What can we, as teachers, do to help build our students’ self-esteem, increase their motivation, and instill them with confidence? Ideas from the previous chapters are a good start: respecting children’s feelings, and allowing them to make choices and solve problems on their own. When we think of praise as a teaching tool, words or phrases that evaluate, such as “good job,” or “fantastic!” may come to mind first. However, this type of praise can bring about unintended negative reactions. Chapter 5 teaches us how to praise more effectively and meaningfully.
Here are some of the potential negative effects praise can produce. Let’s put ourselves on the side of receiving praise, following a performance.
Praise can make you doubt the praiser.
Imagine you are asked to play for an event on short notice, and aren’t able to prepare as thoroughly as you would have liked. The performance is mediocre, at best. Afterwards, someone from the crowd tells you, “great job!” You might think, “either this person knows nothing about music, or he’s just saying that out of pity.”
Praise can be threatening.
An audience member says, “you always play so beautifully.” Certainly well-intended, and probably genuine, but also possibly experienced as a pressure to “always” play so beautifully.
Praise can force you to focus on your weaknesses.
A colleague comments, “you have great technique.” You might think, “technique is my biggest weakness, I had to work so hard on that!”
Praise can create anxiety and interfere with activity.
“You’re a great performer!” You might think, “well, this performance went well, but I’m not always this solid! I doubt I’ll be able to live up to this on the next recital.”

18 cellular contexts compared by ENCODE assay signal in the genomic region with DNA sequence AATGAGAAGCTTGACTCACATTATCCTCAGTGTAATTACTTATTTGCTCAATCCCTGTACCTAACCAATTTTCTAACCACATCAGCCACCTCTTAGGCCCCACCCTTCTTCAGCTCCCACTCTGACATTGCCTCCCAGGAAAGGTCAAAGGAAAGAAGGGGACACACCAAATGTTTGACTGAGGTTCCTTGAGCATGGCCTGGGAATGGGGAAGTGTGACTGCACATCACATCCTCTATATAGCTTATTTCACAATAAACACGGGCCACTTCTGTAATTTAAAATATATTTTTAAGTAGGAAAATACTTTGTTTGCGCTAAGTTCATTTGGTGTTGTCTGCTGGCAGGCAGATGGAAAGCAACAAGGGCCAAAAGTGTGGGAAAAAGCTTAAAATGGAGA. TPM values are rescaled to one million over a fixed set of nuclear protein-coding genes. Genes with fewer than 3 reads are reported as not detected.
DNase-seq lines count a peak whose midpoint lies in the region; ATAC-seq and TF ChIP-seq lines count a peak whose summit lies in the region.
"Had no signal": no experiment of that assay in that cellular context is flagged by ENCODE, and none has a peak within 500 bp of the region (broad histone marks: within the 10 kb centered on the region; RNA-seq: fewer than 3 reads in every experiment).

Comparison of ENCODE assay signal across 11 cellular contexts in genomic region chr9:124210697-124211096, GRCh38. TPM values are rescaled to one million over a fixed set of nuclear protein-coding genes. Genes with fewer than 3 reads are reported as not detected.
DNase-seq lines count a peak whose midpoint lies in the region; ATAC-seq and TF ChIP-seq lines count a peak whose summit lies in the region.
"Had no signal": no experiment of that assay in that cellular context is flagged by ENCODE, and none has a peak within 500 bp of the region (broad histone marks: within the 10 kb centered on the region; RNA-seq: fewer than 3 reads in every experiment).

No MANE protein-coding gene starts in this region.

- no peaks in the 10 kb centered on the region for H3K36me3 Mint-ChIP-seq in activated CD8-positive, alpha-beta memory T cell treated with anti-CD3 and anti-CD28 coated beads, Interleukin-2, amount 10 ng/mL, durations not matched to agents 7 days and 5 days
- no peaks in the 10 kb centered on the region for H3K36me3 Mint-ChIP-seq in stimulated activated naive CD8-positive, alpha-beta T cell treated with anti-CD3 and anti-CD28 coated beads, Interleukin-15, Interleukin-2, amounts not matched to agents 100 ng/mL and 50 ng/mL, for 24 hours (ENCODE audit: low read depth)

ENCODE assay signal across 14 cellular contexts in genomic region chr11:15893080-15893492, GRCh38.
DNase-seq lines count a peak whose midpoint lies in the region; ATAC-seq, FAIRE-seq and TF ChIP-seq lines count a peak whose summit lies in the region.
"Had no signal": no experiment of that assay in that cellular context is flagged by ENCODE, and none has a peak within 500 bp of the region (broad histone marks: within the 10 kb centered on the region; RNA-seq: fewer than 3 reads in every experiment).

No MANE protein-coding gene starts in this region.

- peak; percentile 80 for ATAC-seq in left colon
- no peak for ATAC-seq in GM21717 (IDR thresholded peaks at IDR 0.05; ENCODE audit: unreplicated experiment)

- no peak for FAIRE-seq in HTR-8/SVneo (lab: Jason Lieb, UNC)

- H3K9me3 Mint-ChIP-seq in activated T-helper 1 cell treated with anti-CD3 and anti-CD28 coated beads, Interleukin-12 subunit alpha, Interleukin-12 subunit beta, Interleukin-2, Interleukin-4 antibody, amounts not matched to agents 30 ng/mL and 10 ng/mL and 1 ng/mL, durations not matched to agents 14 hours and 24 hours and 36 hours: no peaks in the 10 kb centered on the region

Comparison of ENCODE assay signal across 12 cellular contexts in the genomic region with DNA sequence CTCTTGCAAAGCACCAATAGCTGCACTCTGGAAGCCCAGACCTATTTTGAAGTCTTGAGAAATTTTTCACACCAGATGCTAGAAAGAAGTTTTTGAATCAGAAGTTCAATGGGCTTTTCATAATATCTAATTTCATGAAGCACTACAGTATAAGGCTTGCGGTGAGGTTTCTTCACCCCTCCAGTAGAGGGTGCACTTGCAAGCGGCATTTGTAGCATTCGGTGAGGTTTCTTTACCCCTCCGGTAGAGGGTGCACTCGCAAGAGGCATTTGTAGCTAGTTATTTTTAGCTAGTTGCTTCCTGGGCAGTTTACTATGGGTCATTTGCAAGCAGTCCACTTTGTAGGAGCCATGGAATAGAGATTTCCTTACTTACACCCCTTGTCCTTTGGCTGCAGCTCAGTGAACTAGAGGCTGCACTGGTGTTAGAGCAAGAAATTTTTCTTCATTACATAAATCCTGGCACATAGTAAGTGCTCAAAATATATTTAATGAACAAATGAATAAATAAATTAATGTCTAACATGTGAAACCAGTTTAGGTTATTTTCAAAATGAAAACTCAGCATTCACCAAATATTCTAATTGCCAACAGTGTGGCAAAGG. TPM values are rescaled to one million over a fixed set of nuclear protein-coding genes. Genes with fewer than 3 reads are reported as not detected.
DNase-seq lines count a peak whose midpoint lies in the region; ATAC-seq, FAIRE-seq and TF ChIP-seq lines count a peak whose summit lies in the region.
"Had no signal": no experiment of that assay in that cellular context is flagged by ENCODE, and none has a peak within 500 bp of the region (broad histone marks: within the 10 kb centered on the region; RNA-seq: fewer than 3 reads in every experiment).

Praise can also be experienced as manipulation.
“What does this person want from me?”
All of these comments are general and almost stereotype the performer. The comments describe the person, rather than the performance, or the listener’s feelings. How could these same sentiments be conveyed in a way that puts the focus on a specific aspect of the performance? Perhaps thinking through some alternative responses could prepare us for those post-recital conversations with our students, or even improve our reactions to how pieces are played in a lesson.
Descriptive praise can help in lessons with regard to practicing and technique as well. When we use descriptive praise and acknowledge the details of students’ efforts, they start to notice and appreciate their own strengths. It certainly takes more effort and thought on our part, but it’s worth the result! Here are the quick reminders for effective praise:
1. Describe what you see.
“I see that you completed seven days of practice this week.”
“I see that you’ve written down your composition.”
“You kept a tall knuckle bridge and round fingertips all the way through your warm-up.”
2. Describe what you feel.
“I am so happy to see that you’ve increased your practice time this week!”
“Your performance makes me feel so much more excited, now that you’ve incorporated the dynamics!”